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3 Experiences That Changed My World View

There is more to a rich life than what we put on a spreadsheet.

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We are shaped by our experiences. It should come as no surprise that the most successful people on the planet are always seeking out new experiences and new perspectives. I decided to do that for myself. I went out into the world and what I came back with was a wealth of knowledge that has served me well until now.

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If I had to narrow them down, I would say these three experiences were vital in shaping my world view.

1. Sometimes you are too unproven.

Once upon a time I had my own hedge fund and I was looking for capital. I came up against an older hedge fund manager. He considered my strategy and said he loved what he saw. I thought I was in, but then he turned around and said he wouldn’t invest because he considered me too young and unproven.

I left feeling quite annoyed with the man. I believed he was wrong because I had so much confidence in myself. Just a few months later I had what was and still is the biggest loss of my career -- $500,000. I would go on to write about my $500,000 loss in a book I made available for free.

It made me realize that, yes, sometimes you are too unproven and you do need to seek out new experiences.

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2. Burning the candle at both ends will scorch your fingers.

As a hedge fund manager, I went where all young hedge fund managers think they should go: New York City. I enjoyed my time in New York and I wouldn’t change it for the world, but the lifestyle soon started to get to me. Working all day and partying until 3 a.m.. only to start work again a few hours later isn’t sustainable.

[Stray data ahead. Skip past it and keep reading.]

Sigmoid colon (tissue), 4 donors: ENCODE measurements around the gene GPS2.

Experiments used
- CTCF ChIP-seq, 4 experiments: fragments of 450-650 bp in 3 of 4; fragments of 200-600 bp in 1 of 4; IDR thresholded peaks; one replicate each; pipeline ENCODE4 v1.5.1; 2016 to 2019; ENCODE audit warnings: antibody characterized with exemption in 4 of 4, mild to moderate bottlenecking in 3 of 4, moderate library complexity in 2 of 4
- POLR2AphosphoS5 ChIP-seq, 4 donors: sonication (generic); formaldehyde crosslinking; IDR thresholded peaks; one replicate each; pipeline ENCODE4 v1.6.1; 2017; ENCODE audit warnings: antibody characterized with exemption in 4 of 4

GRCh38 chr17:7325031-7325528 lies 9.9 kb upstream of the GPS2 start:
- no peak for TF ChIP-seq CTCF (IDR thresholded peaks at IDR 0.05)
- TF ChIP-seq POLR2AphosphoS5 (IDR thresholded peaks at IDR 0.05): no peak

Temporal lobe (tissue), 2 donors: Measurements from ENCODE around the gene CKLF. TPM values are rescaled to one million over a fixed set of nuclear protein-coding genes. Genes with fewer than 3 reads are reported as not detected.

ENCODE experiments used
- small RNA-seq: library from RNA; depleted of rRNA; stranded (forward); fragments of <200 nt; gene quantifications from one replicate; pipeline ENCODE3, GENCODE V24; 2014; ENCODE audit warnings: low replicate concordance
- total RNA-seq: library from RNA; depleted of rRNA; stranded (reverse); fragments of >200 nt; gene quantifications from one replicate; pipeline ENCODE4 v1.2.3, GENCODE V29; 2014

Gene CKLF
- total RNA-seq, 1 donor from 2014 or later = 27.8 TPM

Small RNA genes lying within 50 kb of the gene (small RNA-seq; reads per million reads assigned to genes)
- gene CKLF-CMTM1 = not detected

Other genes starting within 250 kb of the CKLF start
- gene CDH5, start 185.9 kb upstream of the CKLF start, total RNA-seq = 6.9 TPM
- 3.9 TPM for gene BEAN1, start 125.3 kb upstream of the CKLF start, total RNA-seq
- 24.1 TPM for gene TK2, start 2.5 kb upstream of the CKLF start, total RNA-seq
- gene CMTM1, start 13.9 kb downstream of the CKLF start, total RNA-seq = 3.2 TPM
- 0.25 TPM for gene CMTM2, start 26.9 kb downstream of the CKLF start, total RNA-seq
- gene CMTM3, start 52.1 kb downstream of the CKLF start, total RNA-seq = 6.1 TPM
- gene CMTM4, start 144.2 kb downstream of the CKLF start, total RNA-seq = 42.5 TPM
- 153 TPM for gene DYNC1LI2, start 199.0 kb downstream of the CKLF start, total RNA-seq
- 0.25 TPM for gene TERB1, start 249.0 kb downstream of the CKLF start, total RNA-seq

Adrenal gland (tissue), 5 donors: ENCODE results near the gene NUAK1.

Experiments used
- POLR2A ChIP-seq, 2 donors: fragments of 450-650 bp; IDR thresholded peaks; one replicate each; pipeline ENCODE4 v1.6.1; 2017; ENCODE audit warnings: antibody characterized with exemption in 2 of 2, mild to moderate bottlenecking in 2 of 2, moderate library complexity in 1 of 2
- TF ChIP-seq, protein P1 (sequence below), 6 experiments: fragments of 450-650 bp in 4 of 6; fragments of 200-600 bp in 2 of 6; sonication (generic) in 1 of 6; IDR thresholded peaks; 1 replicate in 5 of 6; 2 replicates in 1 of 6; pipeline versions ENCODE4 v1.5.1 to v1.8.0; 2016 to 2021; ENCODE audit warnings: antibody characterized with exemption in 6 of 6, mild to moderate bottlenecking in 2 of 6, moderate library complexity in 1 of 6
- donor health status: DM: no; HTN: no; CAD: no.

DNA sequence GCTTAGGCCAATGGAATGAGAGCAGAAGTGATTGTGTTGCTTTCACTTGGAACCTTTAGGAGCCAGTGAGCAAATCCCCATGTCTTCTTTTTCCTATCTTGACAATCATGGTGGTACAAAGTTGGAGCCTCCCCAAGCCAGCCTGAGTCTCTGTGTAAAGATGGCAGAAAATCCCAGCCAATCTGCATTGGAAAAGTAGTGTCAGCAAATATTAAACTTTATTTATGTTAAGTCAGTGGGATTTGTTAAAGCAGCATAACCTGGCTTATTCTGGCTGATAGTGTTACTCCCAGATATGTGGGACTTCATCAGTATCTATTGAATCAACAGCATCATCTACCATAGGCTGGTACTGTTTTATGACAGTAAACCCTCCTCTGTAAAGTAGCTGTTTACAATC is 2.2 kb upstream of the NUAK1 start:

I realized this before I blew everything, I had and moved out of New York. It gave me a fresh perspective on work and I could get my work/life balance back into alignment. It’s important to have fun, but you also need to give yourself time to have fun.

Related: 7 Gratification-Delaying Daily Habits for Becoming a Millionaire

3. We are spoiled.

As a young hedge fund manager, I always looked at the ultra-wealthy and wished I could be them. But going to Laos with the Pencils of Promise charity completely changed my view. Watching children using plastic bottles on their feet as shoes was an image that stuck with me.

We are spoiled. It led me to donating $1 million to this charity and funding the building of over 20 schools, complete with the latest e-readers for the kids. Sometimes you need to look down as well as up to keep everything in perspective. It was one of the most sobering experiences of my life.

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These three lessons taught me the principles of experience, work/life balance, and looking at your life in the grand scheme of things. But how did I learn these lessons? I got out there. And so should you.

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